David R. Sands
October 12, 2008
As shell-shocked central bankers and finance ministers gather in Washington to confront the world’s financial meltdown this weekend, that grinding noise in the background is the sound of the global balance of power shifting.
- A d v e r t i s e m e n t
In sharp contrast to past crises — from the Latin American debt problems of the 1980s to the Asian and Russian currency collapses of the 1990s — the emerging markets of the developing world boast the strong balance sheets and deep financial pockets while the United States and Western Europe lurch from crisis to crisis.
Associated Press ‘INTERCONNECTED’: President Bush met with (from left) Jean-Claude Juncker of Eurogroup, Shoichi Nakagawa of Japan, Condoleezza Rice, Henry M. Paulson Jr., Christine Lagarde of France and James M. Flaherty of Canada.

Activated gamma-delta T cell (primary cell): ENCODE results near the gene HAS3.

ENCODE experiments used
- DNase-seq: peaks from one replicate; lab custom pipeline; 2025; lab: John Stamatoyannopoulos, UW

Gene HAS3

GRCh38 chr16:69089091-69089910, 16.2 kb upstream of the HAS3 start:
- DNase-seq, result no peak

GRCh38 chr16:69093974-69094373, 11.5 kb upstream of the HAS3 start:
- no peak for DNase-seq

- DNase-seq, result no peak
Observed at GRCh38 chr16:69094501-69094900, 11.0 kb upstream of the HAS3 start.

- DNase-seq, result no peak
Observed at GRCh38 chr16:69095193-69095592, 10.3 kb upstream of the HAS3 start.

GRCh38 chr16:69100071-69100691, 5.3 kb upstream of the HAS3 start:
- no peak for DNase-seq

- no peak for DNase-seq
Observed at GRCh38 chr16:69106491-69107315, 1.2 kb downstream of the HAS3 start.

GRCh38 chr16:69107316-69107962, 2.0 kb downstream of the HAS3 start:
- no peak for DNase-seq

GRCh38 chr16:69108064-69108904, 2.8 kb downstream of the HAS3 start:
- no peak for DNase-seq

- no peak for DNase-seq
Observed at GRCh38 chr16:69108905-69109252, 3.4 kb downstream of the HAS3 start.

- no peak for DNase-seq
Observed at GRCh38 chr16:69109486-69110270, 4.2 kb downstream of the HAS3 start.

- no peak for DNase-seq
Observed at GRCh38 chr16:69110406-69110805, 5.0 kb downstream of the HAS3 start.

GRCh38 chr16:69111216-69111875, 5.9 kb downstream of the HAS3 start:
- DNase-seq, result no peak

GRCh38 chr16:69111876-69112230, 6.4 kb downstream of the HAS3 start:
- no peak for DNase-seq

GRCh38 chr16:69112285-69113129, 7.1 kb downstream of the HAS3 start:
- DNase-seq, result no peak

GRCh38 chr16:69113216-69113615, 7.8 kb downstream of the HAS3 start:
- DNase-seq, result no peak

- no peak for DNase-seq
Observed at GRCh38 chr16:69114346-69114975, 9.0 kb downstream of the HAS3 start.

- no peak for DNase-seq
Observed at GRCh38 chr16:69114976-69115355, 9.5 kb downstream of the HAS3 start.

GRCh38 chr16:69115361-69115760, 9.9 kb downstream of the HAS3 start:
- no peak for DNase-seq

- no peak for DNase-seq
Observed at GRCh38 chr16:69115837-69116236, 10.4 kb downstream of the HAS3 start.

“In a very bizarre way, roles have been reversed in the global economy,” said Alex Patelis, head of international economics at Merrill Lynch. “The typical troublemakers of the global economy, the emerging markets, are actually now the world’s creditors.
“We do need a new world financial order, and we will probably get one as a side effect of this crisis,” he said.
Treasury Secretary Henry M. Paulson Jr. gave a clear signal of the new pecking order last week on the sidelines of the annual Washington meetings of the World Bank and the International Monetary Fund (IMF).
With world financial markets reeling, Mr. Paulson said, he was following up an emergency meeting Friday of finance ministers from the traditional Group of Seven industrial powers — Britain, France, Canada, Germany, Japan, Italy and the United States — with a larger gathering Saturday of the so-called Group of 20, which includes China, India, Russia and Brazil.
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